Everything about the third annual Outside Lands festival seemed smaller.
Most notably, it was a two-day production as opposed to the three-day fandangos held in 2008 and '09. There were also fewer bands and less stages than in the past.
And the headliners at San Francisco's Golden Gate Park were definitely smaller -- Saturday's top act was the Grateful Dead spinoff Furthur, while Sunday's main draw was Kings of Leon. Just to be clear, those two headliners, although appealing in their own ways, aren't exactly Radiohead, Tom Petty & the Heartbreakers, the Dave Matthews Band, the Black Eyed Peas or Pearl Jam, all of which performed at previous festivals.
Correspondingly, expectations for this event didn't seem quite as high. The buzz leading up to the festival was quieter, in comparison to the ruckus that raged around the prior two Outside Lands, and it was difficult to find fans that were really looking forward to the show.
It's hard to say exactly how all that affected attendance, since promoters don't make those figures available Saturday. Plus, the physical layout had been reduced so dramatically -- with the loss of the two stages usually erected in Lindsay Meadow -- that there was no point in trying to compare the density of this year's crowd to what was seen in 2008-09. Suffice it to say that the lines for the restrooms and concessions Saturday seemed significantly smaller, which was definitely a good thing for
In keeping with the trend, the most enticing part of the 2010 Outside Lands may well have been the plethora of small-venue "night" shows that took place mainly on Friday. Indeed, the top ticket of the entire festival was Levon Helm's sold-out gig Friday at the newly remodeled Independent, which featured guest stars Phil Lesh (Furthur) and Jim James (My Morning Jacket).
Helm was also one of the distinct highlights on Saturday. The drummer, inducted into the Rock and Roll Hall of Fame in 1994 as a member of The Band, drew one of the larger crowds of the afternoon to watch his group perform both Band classics and folksy covers, such as the heart-wrenching ballad "Long Black Veil."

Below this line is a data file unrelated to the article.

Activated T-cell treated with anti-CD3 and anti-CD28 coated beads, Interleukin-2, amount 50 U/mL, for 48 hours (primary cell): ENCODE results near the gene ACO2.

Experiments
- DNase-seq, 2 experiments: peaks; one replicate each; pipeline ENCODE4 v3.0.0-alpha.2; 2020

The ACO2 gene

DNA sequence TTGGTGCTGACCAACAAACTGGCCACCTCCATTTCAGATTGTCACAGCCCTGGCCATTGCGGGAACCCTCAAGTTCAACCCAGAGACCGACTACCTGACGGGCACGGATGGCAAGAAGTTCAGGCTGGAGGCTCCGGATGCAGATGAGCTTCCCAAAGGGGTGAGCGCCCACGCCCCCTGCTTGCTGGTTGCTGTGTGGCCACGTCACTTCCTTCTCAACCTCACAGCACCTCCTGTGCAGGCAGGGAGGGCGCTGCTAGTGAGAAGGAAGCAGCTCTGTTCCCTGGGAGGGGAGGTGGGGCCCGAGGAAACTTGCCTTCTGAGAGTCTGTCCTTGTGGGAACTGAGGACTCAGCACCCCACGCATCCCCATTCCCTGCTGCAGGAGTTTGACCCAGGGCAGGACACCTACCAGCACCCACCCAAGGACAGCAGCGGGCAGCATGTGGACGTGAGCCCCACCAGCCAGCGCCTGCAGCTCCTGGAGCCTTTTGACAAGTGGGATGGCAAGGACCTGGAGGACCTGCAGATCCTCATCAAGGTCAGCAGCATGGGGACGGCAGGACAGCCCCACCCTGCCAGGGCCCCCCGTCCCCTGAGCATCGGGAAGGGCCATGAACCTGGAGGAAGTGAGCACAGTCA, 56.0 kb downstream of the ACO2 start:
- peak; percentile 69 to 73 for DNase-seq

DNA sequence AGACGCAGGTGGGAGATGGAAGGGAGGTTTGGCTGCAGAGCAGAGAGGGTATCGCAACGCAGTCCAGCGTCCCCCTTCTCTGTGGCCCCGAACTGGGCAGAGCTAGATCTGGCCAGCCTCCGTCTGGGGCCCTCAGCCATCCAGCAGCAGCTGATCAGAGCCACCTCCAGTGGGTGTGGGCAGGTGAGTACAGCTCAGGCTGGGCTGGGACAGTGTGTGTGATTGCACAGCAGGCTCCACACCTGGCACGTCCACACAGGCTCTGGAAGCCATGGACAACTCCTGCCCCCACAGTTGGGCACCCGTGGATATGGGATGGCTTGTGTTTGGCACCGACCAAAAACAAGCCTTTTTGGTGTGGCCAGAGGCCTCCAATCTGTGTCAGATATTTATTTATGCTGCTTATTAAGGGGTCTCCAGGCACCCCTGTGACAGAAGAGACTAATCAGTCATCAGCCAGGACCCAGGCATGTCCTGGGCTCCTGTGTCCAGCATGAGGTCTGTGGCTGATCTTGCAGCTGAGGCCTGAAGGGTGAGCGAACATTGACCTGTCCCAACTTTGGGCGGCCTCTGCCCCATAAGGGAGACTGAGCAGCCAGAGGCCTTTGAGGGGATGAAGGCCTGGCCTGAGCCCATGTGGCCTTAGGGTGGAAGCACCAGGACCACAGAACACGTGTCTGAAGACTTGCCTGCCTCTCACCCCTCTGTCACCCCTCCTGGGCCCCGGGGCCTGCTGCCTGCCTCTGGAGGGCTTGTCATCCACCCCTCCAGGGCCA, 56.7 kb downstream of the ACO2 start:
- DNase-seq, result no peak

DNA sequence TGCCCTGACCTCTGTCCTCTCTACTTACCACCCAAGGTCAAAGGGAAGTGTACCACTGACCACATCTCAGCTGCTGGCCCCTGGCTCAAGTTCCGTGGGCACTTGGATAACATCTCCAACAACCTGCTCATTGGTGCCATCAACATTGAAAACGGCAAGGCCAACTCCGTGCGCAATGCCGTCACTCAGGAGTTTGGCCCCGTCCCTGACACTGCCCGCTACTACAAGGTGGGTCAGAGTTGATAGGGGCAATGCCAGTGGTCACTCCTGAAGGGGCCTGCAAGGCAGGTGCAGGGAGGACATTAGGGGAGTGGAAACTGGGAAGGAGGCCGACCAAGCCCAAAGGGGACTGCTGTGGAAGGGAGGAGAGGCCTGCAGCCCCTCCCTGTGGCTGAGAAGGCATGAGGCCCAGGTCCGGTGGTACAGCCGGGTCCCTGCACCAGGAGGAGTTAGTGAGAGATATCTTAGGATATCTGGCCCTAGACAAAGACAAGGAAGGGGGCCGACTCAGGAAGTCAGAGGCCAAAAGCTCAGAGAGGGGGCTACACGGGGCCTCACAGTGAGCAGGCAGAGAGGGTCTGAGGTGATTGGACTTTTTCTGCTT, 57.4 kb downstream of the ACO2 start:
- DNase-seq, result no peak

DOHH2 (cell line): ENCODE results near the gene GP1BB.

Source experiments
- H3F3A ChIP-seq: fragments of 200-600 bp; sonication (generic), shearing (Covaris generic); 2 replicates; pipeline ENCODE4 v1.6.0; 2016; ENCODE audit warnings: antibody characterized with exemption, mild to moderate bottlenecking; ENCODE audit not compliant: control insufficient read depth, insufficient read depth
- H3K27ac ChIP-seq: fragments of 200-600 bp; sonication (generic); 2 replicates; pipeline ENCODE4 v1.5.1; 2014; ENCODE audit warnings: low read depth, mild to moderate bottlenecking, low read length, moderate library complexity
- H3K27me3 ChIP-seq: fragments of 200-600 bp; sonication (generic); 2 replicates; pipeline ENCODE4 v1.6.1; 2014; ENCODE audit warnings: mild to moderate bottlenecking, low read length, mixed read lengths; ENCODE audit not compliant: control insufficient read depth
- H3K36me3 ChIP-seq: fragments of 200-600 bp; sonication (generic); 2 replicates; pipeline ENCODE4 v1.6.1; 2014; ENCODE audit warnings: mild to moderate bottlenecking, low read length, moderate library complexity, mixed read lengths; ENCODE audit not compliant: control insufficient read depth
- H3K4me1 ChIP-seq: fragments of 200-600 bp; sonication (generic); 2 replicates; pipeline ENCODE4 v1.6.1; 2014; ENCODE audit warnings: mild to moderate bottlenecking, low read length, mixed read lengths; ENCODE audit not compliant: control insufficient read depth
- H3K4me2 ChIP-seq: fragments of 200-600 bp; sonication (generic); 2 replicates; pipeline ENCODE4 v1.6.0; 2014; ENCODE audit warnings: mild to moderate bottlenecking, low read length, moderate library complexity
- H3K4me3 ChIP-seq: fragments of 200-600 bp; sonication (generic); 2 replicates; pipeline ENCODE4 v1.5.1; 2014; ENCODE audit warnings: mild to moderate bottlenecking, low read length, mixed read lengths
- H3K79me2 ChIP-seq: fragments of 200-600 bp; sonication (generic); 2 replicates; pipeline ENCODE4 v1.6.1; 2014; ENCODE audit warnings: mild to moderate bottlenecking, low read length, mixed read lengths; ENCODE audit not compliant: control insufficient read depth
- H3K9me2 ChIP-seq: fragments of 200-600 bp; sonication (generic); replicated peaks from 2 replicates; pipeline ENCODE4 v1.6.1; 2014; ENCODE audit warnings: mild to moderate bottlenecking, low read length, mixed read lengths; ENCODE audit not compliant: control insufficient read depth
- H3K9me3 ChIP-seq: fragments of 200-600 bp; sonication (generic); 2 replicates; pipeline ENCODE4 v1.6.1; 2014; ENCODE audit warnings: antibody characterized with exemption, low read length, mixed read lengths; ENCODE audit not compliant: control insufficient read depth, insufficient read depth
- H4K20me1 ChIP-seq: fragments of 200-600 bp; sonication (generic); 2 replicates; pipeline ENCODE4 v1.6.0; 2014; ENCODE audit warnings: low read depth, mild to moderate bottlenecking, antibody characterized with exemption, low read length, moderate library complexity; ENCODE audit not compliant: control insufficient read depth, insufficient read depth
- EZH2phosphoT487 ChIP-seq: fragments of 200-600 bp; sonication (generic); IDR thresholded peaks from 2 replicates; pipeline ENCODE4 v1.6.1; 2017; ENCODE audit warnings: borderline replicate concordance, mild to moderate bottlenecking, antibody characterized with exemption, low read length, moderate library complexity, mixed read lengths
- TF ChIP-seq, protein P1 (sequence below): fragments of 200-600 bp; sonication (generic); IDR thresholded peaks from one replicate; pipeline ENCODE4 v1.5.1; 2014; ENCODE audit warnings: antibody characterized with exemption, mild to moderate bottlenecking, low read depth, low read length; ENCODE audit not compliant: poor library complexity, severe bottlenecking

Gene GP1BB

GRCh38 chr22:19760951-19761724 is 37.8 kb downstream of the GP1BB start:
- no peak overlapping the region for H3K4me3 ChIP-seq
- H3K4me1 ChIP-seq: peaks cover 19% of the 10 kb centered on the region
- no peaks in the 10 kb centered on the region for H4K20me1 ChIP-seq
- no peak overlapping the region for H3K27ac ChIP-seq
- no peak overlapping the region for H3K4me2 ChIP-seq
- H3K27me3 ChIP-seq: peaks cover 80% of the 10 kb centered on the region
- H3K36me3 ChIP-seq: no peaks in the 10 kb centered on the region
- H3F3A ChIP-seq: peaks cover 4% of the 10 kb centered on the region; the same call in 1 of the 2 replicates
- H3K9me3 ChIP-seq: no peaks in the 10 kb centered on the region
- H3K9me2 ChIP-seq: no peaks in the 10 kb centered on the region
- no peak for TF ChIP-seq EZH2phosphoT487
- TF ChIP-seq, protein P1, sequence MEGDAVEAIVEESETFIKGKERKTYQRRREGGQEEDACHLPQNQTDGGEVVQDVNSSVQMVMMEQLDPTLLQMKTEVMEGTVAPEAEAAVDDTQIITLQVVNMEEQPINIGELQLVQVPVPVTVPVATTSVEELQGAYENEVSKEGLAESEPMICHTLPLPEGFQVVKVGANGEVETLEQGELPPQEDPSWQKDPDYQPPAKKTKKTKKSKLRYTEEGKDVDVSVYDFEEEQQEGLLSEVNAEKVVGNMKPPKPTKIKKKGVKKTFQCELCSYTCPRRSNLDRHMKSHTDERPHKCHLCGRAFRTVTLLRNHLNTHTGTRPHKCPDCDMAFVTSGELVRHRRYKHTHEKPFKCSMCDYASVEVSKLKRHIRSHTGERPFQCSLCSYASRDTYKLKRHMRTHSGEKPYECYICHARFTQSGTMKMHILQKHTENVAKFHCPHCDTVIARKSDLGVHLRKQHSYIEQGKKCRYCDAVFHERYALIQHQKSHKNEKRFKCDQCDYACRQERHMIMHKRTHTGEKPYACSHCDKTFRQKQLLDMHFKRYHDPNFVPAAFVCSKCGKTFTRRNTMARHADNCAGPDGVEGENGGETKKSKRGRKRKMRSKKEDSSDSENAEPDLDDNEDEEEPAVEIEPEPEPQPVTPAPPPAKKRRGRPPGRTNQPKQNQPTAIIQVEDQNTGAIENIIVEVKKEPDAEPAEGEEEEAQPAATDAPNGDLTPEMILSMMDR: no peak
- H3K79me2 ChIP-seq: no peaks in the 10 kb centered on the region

One thing that this festival certainly wasn't short on was variety. While thousands sang along the classic rock being pumped out by Helm's ensemble, nearly as many bounced along to the juicy electronic beats spun by the Bay Area's own trip-hop sensation Bassnectar. After those acts finished, fans could watch My Morning Jacket combine indie-pop and jam-rock, catch Wolfmother do its best Led Zeppelin imitation or hear Cat Power sing equally enchanting and disarming ballads.
The schedule looked even more eclectic for Sunday. Top offerings included soul titan Al Green, neo-psychedelic avengers Edward Sharpe & the Magnetic Zeros, reggae-rockers Slightly Stoopid, all-star jammers Garage A Trios, indie-pop buzz band Phoenix, punk legends Social Distortion and, of course, Top 40 hit-men Kings of Leon.
What's not to like?
Well, for one thing, it's really difficult to go back and forth between stages at Outside Lands. The two main stages are located very far away from each other, some 10 city blocks apart, and doing the 20-minute walk between them gets rather old, rather quick. Trying to catch, say, the Temper Trap as well as the Devil Makes Three -- two acts scheduled during roughly the same time on Sunday -- would mean missing most of both.
Of course, the Deadheads didn't do much moving around on Saturday. Some just got to the festival early, got a good spot by the main stage and waited several hours until it was time for Furthur, featuring original Grateful Dead members Phil Lesh and Bob Weir.
That's mighty understandable -- the chance to hear Dead tunes performed in Golden Gate was tantamount to a time-machine trip back to the Summer of Love and, thus, the biggest draw of the 2010 Outside Lands. Furthur didn't disappoint the tie-dyed masses as they jammed through such Dead staples as "Fire on the Mountain," "Terrapin Station" and "Loser" as well as a patchouli-scented cover of Pink Floyd's "Time." Yet, Furthur's set still felt a bit anticlimactic, given that the true jam-band event of the summer in the Bay Area -- Phish's sold-out three-night stand at the UC Greek in Berkeley -- had just happened a few days prior.
Those that tuned into Furthur missed a fine set by the Strokes, the garage-rock act that came to fame with 2001's landmark "Is This It." The only band that really topped the Strokes on Saturday was Gogol Bordello, the wild gypsy punk-rock troupe that is touring in support of one this year's best albums, "Trans-Continental Hustle."
The festival didn't feel like the big deal that it was in 2008-09. Yet, it did provide just enough diverse thrills to make us look forward to Outside Lands 2011.
Read Jim Harrington's Concert Blog at http://blogs.mercurynews.com/aei/category/concerts/.